Tuesday, June 21, 2011

#15: Butterscotch Chip Cookies

I love butterscotch. As a kid, butterscotch reminded me of my grandparents, especially my Grandpa Peters. Whenever they would come and visit, Grandpa would always take me to Shopko and let me stock up on all the hard candies I could fit into one bag (does Shopko still have a bulk candy section like they used to?). We would buy EVERYTHING- peppermints, Werther's caramels, those strange strawberry hard candies no one likes, but every old person seems to have in their homes, and of course, butterscotch. I still remember Grandpa slipping me a butterscotch in church one Sunday (probably to shut me up, let's be honest here), and now whenever I eat one, that's what I am reminded of.

All right, enough with the sentiments. Although the name of the cookies really caught my eye, the main reason I wanted to bake these cookies is because there is a woman at my church who makes these phenomenal butterscotch cookies... and I wanted to find my own recipe and outdo her. I'm not sure if mine are as good (I love them, but I'm kind of biased), and I KNOW one of my goals is to EVENTUALLY try to find the recipe for HER cookies (because dangit, they're good!), but here is my attempt at outdoing Shelly. Enjoy!

#15: Butterscotch Chip Cookies (taken from Sandra Lee's Bake Sale Cookbook)


1 package (18.25 ounces) yellow cake mix
1/2 cup packed brown sugar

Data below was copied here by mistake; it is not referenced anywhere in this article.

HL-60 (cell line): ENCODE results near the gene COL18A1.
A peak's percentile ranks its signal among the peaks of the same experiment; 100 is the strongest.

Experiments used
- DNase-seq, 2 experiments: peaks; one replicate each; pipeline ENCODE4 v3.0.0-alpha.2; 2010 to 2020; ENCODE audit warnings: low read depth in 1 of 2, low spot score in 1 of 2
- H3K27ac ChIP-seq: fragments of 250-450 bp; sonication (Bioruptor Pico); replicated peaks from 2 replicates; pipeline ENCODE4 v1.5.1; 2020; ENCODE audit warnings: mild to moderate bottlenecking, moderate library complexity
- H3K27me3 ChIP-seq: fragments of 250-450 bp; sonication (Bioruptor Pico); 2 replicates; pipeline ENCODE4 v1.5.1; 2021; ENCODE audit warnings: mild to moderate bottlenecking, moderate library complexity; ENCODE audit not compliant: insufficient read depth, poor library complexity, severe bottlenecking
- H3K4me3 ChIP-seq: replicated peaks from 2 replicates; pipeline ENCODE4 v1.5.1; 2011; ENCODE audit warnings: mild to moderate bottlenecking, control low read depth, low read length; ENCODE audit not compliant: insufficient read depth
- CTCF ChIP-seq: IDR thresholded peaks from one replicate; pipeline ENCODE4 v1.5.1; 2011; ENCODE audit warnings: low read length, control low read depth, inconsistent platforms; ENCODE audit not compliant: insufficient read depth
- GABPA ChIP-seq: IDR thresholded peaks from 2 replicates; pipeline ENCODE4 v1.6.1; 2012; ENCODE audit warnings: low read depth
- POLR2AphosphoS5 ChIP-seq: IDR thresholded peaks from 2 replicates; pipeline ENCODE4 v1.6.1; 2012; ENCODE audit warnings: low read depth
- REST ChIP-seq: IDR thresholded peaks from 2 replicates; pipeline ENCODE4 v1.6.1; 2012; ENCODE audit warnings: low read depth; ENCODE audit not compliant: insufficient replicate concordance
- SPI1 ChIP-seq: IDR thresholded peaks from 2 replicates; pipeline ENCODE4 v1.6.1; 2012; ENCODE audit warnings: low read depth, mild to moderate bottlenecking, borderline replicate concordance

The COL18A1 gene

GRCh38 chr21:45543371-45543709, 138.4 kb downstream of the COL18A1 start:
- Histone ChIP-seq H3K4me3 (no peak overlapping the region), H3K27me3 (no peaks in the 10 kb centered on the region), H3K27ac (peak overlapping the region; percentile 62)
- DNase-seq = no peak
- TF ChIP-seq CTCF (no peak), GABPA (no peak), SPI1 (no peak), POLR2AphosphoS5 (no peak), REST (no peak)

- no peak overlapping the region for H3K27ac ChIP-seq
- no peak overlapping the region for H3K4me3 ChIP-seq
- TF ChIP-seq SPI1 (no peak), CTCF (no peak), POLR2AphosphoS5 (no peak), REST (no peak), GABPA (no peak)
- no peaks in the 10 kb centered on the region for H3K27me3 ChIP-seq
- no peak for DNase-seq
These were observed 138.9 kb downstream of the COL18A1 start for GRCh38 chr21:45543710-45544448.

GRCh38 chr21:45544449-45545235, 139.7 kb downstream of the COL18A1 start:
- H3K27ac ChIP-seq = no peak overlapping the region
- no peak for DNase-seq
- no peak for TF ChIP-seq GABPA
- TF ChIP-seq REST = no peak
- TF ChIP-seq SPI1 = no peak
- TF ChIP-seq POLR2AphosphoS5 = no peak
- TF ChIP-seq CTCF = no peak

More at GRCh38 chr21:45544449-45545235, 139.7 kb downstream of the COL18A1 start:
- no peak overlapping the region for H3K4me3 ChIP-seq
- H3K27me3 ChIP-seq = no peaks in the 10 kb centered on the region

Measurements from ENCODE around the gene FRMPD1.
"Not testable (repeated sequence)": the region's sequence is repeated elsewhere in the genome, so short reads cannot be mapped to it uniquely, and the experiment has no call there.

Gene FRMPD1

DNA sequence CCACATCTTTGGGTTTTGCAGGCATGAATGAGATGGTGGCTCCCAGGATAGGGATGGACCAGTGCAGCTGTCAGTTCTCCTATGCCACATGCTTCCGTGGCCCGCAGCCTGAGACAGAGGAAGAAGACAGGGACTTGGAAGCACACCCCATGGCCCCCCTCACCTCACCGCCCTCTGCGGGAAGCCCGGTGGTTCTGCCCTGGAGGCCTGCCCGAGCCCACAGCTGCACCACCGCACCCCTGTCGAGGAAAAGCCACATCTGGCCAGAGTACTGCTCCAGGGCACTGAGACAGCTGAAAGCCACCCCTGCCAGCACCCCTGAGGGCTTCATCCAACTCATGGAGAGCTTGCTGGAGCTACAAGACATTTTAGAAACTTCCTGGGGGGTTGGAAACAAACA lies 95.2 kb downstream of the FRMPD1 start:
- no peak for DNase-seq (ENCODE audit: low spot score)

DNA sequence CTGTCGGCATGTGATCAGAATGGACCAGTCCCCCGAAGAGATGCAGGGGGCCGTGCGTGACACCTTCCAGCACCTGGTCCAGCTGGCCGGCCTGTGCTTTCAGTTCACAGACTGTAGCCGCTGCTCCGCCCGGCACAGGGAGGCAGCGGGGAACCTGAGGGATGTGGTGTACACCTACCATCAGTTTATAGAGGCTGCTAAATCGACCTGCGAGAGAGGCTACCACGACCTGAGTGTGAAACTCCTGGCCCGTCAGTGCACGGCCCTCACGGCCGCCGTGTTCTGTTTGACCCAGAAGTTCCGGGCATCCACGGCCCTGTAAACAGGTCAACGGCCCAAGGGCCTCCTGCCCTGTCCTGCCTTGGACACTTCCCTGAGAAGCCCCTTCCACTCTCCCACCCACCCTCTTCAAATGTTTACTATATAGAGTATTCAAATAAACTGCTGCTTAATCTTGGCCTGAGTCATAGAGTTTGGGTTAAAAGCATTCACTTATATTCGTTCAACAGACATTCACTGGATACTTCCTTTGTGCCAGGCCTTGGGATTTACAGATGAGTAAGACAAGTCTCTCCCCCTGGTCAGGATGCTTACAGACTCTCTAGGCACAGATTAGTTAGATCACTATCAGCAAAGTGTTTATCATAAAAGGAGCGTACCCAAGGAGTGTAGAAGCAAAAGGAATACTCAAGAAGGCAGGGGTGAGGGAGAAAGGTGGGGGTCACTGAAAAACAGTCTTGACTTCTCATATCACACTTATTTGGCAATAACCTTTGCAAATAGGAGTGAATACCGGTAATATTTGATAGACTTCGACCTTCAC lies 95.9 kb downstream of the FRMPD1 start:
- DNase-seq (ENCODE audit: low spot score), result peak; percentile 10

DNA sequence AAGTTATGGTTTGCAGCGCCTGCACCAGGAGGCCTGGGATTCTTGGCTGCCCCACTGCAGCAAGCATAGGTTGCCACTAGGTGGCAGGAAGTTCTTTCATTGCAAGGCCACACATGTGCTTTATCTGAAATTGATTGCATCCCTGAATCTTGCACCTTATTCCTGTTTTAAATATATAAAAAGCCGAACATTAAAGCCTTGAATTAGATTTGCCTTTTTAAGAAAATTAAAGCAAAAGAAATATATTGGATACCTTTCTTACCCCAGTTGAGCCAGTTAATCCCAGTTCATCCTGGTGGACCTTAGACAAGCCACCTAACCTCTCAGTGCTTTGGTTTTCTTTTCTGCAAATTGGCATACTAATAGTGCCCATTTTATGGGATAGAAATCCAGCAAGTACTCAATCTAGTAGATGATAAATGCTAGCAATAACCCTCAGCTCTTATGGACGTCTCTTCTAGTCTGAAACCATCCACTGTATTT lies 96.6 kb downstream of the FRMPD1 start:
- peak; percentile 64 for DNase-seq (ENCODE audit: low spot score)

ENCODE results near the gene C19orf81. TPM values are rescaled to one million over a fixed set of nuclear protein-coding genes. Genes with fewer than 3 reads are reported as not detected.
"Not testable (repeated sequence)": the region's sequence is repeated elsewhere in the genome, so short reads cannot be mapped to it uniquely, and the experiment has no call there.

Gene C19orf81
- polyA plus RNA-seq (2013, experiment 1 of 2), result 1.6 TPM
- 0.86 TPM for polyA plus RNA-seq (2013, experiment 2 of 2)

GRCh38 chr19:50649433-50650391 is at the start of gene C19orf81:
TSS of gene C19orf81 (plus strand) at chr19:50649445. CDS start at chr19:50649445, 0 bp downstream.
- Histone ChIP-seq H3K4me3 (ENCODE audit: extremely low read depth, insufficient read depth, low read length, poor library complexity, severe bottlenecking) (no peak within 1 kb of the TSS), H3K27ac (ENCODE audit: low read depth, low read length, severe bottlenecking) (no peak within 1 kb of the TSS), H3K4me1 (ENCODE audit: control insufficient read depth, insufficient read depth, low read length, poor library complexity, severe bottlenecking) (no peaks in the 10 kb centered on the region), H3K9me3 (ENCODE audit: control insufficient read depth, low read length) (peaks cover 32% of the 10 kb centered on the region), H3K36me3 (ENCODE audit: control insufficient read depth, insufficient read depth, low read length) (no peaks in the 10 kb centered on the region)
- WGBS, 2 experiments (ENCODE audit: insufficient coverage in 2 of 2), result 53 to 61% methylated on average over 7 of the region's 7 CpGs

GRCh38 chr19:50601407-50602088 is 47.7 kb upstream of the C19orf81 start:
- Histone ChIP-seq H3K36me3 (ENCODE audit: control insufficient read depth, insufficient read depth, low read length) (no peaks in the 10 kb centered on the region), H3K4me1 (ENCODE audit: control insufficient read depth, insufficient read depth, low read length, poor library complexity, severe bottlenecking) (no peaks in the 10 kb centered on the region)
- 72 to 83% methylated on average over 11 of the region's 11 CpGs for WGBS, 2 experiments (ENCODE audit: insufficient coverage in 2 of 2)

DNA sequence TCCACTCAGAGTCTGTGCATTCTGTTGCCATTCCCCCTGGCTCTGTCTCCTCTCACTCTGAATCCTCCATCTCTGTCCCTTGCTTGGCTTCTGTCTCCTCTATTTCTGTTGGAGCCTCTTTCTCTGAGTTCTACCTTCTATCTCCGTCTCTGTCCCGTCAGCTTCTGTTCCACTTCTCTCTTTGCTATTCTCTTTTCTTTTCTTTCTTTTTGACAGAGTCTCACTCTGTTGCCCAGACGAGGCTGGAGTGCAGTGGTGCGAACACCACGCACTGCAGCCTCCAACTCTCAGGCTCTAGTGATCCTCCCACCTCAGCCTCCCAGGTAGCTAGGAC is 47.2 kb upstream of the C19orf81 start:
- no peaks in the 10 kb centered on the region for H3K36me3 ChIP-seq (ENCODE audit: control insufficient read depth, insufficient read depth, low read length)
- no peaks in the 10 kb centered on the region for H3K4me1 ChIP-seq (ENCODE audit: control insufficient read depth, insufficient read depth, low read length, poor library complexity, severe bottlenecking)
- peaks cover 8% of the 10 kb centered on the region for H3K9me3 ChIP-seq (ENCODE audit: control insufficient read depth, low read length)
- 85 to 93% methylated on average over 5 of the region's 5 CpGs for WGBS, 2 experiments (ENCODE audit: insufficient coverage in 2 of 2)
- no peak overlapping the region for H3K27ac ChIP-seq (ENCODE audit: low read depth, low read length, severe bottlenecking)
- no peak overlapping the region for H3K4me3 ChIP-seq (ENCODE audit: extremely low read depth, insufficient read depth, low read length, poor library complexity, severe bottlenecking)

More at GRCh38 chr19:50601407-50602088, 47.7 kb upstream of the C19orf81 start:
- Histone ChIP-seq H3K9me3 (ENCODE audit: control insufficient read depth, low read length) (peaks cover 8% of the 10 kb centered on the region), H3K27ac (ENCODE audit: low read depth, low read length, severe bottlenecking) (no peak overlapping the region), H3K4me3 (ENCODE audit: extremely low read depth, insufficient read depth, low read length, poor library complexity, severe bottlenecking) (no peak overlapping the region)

5 tablespoons buttermilk
1/4 cup butter, melted
1 egg
1 cup butterscotch chips
1 cup chopped pecans


1. Preheat oven to 375 degrees F. Line cookie sheets with parchment paper, set aside.
     - You know, one day I think I'm going to have to try this parchment paper trick, just to see if it makes any difference. I will say that this cookie dough gets kind of hard to work with when you're molding it to place on the cookie sheets, but they turned out fine even without the parchment.

2. In a large bowl, combine cake mix and brown sugar. Add buttermilk, butter, and egg, stirring until well mixed. Add butterscotch chips and pecans, stirring until combined.
     - I have decided, I kinda hate buttermilk. The buttermilk I was using for this recipe was left over from my red velvet whoopie pies, and the date on the carton read that it was still good for an additional day. It smelled rotten (which apparently is how buttermilk SMELLS?!) and the "curdy" looking stuff was separating, leaving behind milky water. None of us are dead from these cookies though, so... I guess buttermilk is just supposed to be disgusting?

3. Drop dough by heaping tablespoonfuls (or use a 2-tablespoon scoop) onto prepared cookie sheets, spacing cookies 2 inches apart.
     - This was really interesting dough to work with. It was super sticky, and yet, the dough didn't want to stick together to form really nice balls on the cookie sheet; instead, it just wanted to stick to me, and the spoon, and the cookie sheet, and everything else it came in contact with. Annoying, but delicious!

4. Bake for 10 to 13 minutes or until set in centers. Cool on cookie sheets for 5 minutes.
     - Funny story about this step: I couldn't wait five minutes to try the cookies, because seriously, these might be the best SMELLING cookies I've made, so I popped one in my mouth and burnt the crud out of my tongue. The next day I was reprimanded at the dentist office for being too impatient and not letting my food cool off before eating it because according to my hygienist, it was a pretty bad burn. I am SUCH a fat kid. 

Here they are! DELISH!

Oh yeah, and this would be a shot of the super sticky dough.

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